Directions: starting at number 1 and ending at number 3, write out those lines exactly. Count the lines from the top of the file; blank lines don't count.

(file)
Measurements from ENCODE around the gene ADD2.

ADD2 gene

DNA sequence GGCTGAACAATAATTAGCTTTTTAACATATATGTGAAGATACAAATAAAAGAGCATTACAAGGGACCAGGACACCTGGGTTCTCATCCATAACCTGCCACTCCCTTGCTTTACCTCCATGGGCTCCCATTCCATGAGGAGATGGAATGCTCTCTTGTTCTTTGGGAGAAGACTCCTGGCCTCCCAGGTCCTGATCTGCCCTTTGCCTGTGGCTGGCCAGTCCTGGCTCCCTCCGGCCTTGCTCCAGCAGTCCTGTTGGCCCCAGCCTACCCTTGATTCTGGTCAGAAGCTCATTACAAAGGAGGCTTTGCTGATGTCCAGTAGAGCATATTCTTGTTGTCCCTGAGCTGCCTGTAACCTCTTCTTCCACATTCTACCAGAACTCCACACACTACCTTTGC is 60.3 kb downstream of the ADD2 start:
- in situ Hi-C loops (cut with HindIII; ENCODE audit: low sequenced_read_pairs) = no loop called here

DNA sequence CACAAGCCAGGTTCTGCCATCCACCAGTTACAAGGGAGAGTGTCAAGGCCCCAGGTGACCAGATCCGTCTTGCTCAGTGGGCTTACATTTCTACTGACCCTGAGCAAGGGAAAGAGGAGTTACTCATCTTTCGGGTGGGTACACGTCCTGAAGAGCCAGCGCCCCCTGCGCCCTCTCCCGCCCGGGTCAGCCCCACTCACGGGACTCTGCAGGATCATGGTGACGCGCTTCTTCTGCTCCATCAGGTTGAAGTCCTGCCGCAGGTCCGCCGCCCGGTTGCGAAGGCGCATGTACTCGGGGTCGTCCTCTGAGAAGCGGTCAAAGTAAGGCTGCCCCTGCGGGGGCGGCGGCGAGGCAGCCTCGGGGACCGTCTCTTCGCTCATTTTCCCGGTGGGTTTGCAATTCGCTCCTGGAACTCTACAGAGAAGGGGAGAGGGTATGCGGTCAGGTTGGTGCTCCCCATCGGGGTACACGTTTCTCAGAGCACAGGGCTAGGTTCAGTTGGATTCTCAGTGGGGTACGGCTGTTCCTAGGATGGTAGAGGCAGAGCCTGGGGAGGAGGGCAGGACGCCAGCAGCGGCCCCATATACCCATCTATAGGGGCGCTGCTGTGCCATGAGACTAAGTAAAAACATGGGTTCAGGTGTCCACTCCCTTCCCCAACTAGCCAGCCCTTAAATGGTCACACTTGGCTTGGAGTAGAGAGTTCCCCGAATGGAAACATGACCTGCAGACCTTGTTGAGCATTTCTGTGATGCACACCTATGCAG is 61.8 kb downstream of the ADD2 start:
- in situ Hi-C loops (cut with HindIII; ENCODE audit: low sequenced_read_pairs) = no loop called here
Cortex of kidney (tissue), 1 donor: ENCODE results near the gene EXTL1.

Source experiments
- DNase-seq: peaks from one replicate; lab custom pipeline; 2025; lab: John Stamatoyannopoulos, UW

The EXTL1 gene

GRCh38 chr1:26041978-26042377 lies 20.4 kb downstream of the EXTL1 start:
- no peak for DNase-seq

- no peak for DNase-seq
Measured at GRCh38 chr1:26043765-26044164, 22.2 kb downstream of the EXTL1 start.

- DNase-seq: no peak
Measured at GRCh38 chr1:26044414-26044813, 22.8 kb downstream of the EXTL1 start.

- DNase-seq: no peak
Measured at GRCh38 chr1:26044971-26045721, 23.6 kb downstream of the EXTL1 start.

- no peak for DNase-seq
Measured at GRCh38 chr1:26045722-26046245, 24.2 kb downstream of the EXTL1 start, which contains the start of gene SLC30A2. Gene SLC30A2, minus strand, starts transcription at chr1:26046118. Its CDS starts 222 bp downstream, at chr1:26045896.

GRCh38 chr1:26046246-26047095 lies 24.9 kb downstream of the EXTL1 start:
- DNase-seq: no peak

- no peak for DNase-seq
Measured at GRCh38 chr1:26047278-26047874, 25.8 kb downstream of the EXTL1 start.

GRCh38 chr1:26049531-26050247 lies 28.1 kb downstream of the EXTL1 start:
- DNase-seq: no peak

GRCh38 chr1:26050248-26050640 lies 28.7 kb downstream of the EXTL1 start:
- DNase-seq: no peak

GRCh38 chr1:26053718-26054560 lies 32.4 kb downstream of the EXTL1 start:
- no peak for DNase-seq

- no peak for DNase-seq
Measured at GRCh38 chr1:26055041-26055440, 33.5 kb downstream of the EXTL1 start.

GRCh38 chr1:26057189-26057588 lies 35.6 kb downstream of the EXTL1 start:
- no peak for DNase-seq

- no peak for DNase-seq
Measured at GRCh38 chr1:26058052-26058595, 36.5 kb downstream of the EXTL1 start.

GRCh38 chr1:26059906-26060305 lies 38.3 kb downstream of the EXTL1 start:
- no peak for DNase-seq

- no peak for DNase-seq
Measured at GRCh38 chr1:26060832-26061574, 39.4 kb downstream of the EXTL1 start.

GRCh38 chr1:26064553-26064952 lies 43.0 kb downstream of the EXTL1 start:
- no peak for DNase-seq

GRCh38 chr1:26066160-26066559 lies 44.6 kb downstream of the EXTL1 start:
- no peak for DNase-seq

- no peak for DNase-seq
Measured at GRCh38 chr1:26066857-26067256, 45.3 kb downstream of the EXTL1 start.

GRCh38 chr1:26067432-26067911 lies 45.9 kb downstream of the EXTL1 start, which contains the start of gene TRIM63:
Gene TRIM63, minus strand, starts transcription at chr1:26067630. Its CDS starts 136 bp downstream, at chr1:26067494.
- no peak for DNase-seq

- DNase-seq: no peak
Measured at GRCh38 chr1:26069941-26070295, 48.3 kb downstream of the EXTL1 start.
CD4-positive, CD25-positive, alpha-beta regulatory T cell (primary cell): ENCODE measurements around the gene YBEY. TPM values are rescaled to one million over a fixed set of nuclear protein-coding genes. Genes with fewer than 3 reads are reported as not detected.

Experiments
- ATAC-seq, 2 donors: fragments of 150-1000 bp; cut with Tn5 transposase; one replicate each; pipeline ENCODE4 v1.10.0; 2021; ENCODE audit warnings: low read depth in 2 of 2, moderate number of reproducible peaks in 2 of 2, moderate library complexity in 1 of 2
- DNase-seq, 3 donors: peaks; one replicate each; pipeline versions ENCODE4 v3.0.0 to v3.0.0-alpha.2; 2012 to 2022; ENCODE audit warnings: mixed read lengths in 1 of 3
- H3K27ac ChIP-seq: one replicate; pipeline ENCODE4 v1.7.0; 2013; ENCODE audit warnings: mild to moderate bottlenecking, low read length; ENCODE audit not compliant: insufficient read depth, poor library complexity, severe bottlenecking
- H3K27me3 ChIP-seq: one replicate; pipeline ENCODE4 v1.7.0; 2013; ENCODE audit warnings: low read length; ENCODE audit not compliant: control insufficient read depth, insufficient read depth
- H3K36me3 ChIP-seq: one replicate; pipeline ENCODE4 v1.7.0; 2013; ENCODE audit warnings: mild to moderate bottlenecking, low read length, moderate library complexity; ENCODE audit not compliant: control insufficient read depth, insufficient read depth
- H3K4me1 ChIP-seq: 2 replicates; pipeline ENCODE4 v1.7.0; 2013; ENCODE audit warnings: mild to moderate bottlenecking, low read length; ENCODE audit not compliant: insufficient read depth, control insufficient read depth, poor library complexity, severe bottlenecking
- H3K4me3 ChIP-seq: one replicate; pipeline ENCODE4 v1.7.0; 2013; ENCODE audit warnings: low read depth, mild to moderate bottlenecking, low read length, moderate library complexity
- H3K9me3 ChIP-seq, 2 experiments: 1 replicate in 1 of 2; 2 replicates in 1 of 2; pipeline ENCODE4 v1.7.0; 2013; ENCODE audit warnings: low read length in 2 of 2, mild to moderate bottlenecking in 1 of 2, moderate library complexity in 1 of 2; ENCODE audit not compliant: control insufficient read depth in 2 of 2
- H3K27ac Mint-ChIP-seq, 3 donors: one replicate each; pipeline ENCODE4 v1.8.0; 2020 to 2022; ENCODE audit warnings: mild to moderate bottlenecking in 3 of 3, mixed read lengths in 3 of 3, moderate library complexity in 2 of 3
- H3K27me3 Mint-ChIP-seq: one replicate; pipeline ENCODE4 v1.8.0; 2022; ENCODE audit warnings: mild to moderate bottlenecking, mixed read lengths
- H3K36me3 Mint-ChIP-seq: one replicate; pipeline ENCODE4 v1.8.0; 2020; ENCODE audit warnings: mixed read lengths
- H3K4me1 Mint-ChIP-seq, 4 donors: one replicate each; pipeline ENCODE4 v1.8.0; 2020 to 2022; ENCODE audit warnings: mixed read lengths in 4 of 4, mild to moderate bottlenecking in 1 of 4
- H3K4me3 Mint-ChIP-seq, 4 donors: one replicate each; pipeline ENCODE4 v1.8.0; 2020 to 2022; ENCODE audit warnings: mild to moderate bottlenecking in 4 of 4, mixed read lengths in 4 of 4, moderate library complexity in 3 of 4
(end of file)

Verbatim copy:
Measurements from ENCODE around the gene ADD2.

ADD2 gene

DNA sequence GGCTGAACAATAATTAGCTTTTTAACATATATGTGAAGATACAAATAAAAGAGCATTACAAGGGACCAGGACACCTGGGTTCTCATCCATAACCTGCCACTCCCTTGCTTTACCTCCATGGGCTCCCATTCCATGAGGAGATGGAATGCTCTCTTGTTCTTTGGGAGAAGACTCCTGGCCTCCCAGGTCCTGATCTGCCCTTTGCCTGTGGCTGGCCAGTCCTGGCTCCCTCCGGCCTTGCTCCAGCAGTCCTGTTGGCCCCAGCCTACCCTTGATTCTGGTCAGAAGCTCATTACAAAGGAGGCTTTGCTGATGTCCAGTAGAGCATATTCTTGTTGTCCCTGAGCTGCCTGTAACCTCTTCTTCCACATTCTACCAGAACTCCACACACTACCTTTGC is 60.3 kb downstream of the ADD2 start: